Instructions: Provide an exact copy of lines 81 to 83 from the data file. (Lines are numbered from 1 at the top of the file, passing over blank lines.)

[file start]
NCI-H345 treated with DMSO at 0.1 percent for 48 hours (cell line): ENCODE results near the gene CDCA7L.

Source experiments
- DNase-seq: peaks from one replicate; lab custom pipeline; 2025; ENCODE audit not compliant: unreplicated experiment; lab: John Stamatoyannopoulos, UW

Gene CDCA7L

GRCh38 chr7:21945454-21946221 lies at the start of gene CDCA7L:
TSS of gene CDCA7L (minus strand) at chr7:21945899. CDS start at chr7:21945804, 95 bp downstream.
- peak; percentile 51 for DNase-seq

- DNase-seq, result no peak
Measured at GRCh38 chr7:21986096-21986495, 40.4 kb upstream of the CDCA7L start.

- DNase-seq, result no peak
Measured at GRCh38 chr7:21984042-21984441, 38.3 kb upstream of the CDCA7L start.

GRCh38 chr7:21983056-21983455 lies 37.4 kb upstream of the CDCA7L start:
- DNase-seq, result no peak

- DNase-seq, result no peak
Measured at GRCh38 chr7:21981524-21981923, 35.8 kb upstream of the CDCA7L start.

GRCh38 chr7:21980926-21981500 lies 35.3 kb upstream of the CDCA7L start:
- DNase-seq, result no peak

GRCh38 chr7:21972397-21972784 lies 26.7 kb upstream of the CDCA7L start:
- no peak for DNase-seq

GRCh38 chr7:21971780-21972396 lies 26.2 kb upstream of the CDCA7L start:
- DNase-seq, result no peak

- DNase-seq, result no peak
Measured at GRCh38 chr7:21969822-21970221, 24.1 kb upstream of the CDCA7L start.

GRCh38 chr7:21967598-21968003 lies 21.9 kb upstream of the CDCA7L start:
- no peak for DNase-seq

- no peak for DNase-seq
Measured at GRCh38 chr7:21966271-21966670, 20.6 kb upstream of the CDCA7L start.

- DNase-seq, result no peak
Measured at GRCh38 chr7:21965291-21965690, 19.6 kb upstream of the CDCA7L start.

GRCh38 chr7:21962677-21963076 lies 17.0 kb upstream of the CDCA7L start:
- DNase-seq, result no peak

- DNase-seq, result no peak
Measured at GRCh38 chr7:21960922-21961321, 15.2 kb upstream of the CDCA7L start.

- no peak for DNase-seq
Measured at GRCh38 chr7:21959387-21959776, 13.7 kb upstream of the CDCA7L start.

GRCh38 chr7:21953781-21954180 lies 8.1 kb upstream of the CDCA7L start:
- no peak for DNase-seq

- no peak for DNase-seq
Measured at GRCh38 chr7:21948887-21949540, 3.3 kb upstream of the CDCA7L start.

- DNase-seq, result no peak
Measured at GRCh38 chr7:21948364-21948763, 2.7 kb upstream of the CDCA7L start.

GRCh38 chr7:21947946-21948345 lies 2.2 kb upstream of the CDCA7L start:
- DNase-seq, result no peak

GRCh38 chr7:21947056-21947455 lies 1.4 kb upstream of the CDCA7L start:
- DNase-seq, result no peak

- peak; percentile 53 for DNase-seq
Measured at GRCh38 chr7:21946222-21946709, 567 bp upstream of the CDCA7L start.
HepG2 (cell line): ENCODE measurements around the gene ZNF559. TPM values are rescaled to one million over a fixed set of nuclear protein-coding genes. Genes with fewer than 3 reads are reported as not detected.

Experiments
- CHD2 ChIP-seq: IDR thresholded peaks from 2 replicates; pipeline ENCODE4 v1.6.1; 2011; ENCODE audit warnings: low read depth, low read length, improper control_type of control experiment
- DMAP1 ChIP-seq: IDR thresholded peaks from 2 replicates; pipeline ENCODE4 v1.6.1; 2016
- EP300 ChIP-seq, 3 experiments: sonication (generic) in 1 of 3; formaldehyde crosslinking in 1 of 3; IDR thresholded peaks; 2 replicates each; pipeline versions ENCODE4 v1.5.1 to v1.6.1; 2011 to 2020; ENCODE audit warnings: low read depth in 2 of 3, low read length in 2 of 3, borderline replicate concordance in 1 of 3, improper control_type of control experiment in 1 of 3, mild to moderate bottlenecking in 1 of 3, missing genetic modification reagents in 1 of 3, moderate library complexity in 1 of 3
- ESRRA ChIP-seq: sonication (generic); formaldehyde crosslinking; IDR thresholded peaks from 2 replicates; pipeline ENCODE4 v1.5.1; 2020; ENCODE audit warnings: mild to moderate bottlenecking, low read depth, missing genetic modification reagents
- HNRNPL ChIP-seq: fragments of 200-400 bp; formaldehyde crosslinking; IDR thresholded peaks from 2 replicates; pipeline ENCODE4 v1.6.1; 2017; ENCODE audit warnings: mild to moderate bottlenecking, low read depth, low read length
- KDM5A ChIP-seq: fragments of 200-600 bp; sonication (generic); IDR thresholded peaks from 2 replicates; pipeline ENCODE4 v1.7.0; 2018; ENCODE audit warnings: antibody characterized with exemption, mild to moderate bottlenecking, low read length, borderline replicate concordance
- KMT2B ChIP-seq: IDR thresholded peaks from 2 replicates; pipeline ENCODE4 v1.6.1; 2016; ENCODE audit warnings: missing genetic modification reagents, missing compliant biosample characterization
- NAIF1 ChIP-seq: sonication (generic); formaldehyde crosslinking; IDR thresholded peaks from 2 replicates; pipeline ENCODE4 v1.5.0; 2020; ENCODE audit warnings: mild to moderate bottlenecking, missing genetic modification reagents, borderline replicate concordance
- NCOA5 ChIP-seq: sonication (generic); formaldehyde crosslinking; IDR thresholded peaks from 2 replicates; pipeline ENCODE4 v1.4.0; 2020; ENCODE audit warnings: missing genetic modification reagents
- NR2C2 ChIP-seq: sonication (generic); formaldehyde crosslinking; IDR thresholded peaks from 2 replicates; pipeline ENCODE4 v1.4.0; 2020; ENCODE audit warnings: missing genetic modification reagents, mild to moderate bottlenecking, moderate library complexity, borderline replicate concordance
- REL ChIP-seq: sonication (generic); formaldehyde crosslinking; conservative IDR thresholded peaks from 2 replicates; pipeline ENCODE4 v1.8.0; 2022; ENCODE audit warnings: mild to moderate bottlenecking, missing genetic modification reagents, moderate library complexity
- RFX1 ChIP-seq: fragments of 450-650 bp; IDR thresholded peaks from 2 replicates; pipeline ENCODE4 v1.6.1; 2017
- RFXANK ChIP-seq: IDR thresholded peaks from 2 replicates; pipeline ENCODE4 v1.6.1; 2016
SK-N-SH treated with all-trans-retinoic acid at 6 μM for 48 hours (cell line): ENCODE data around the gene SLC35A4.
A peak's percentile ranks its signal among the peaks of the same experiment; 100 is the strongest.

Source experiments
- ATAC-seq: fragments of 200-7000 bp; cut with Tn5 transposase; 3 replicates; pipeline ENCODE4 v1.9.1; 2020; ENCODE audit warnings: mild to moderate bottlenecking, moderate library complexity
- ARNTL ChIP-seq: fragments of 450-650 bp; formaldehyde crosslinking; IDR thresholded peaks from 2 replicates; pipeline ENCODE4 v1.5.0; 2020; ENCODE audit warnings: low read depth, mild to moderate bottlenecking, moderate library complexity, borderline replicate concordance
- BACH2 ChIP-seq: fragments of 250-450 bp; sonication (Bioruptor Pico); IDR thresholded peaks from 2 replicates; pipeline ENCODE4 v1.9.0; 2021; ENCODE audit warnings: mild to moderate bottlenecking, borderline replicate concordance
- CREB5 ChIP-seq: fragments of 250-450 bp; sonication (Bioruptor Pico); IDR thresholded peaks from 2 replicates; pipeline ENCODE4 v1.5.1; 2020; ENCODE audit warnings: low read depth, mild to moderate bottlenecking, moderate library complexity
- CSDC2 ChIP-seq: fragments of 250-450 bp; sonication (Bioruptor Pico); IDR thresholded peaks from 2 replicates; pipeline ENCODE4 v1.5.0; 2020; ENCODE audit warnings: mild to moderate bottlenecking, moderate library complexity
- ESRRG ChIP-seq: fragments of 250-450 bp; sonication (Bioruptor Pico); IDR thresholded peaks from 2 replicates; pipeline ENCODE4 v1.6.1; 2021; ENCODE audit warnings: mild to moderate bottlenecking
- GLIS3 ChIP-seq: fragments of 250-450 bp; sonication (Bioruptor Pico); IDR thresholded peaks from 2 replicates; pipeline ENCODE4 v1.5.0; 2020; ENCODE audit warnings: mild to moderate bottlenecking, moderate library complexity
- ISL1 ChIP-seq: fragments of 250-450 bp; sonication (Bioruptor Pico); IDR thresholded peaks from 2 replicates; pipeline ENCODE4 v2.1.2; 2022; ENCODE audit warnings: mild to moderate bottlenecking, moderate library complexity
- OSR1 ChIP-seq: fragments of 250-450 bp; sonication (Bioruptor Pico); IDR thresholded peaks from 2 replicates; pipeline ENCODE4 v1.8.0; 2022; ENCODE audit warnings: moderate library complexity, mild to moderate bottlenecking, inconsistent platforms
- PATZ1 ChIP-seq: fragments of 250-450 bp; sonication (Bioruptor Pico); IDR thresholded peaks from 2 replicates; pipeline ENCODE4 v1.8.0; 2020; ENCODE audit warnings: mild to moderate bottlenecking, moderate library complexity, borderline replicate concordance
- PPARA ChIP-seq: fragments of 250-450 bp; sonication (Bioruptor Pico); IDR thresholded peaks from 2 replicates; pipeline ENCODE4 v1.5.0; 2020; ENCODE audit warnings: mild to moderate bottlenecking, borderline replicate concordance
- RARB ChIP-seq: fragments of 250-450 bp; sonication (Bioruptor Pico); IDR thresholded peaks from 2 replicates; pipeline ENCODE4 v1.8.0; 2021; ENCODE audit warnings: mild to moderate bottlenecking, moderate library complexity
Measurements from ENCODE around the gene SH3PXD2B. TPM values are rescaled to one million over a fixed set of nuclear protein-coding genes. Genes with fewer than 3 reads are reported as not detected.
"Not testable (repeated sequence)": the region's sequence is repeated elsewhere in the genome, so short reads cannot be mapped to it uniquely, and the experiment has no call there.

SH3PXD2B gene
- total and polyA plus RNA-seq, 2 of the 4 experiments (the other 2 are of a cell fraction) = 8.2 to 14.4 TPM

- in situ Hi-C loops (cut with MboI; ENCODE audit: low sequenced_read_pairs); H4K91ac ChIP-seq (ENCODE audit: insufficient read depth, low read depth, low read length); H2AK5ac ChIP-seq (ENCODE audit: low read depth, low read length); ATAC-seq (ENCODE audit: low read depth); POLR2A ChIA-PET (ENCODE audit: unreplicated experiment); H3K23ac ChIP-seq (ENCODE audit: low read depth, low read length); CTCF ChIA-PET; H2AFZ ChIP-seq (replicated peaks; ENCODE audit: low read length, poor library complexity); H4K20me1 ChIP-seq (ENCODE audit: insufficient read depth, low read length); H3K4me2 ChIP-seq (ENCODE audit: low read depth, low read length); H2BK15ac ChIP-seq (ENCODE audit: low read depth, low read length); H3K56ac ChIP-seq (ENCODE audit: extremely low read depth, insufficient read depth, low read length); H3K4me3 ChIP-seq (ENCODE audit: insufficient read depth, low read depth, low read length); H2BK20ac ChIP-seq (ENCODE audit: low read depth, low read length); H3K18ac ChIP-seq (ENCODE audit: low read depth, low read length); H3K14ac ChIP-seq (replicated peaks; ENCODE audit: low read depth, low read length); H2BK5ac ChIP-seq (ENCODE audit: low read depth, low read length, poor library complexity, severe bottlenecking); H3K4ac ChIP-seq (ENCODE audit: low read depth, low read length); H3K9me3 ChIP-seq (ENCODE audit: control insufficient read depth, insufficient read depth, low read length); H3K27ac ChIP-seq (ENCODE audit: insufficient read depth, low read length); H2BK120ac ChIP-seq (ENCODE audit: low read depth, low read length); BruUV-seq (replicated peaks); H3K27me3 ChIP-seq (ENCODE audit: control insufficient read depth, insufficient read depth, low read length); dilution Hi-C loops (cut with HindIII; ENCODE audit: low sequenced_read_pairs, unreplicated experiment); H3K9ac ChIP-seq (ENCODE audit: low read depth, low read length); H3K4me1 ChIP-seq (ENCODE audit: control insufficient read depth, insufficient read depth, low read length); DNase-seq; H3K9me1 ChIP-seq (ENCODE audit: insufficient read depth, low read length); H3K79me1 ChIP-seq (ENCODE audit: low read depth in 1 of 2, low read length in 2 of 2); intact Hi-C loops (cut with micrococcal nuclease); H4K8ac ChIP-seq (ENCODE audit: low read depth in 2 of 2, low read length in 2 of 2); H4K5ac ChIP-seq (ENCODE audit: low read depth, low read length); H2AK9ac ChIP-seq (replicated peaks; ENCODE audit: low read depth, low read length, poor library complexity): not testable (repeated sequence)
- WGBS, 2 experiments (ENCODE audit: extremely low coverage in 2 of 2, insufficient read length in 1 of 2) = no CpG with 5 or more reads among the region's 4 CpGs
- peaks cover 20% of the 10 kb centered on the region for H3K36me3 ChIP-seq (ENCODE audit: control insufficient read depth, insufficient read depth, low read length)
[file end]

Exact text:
- total and polyA plus RNA-seq, 2 of the 4 experiments (the other 2 are of a cell fraction) = 8.2 to 14.4 TPM

- in situ Hi-C loops (cut with MboI; ENCODE audit: low sequenced_read_pairs); H4K91ac ChIP-seq (ENCODE audit: insufficient read depth, low read depth, low read length); H2AK5ac ChIP-seq (ENCODE audit: low read depth, low read length); ATAC-seq (ENCODE audit: low read depth); POLR2A ChIA-PET (ENCODE audit: unreplicated experiment); H3K23ac ChIP-seq (ENCODE audit: low read depth, low read length); CTCF ChIA-PET; H2AFZ ChIP-seq (replicated peaks; ENCODE audit: low read length, poor library complexity); H4K20me1 ChIP-seq (ENCODE audit: insufficient read depth, low read length); H3K4me2 ChIP-seq (ENCODE audit: low read depth, low read length); H2BK15ac ChIP-seq (ENCODE audit: low read depth, low read length); H3K56ac ChIP-seq (ENCODE audit: extremely low read depth, insufficient read depth, low read length); H3K4me3 ChIP-seq (ENCODE audit: insufficient read depth, low read depth, low read length); H2BK20ac ChIP-seq (ENCODE audit: low read depth, low read length); H3K18ac ChIP-seq (ENCODE audit: low read depth, low read length); H3K14ac ChIP-seq (replicated peaks; ENCODE audit: low read depth, low read length); H2BK5ac ChIP-seq (ENCODE audit: low read depth, low read length, poor library complexity, severe bottlenecking); H3K4ac ChIP-seq (ENCODE audit: low read depth, low read length); H3K9me3 ChIP-seq (ENCODE audit: control insufficient read depth, insufficient read depth, low read length); H3K27ac ChIP-seq (ENCODE audit: insufficient read depth, low read length); H2BK120ac ChIP-seq (ENCODE audit: low read depth, low read length); BruUV-seq (replicated peaks); H3K27me3 ChIP-seq (ENCODE audit: control insufficient read depth, insufficient read depth, low read length); dilution Hi-C loops (cut with HindIII; ENCODE audit: low sequenced_read_pairs, unreplicated experiment); H3K9ac ChIP-seq (ENCODE audit: low read depth, low read length); H3K4me1 ChIP-seq (ENCODE audit: control insufficient read depth, insufficient read depth, low read length); DNase-seq; H3K9me1 ChIP-seq (ENCODE audit: insufficient read depth, low read length); H3K79me1 ChIP-seq (ENCODE audit: low read depth in 1 of 2, low read length in 2 of 2); intact Hi-C loops (cut with micrococcal nuclease); H4K8ac ChIP-seq (ENCODE audit: low read depth in 2 of 2, low read length in 2 of 2); H4K5ac ChIP-seq (ENCODE audit: low read depth, low read length); H2AK9ac ChIP-seq (replicated peaks; ENCODE audit: low read depth, low read length, poor library complexity): not testable (repeated sequence)
- WGBS, 2 experiments (ENCODE audit: extremely low coverage in 2 of 2, insufficient read length in 1 of 2) = no CpG with 5 or more reads among the region's 4 CpGs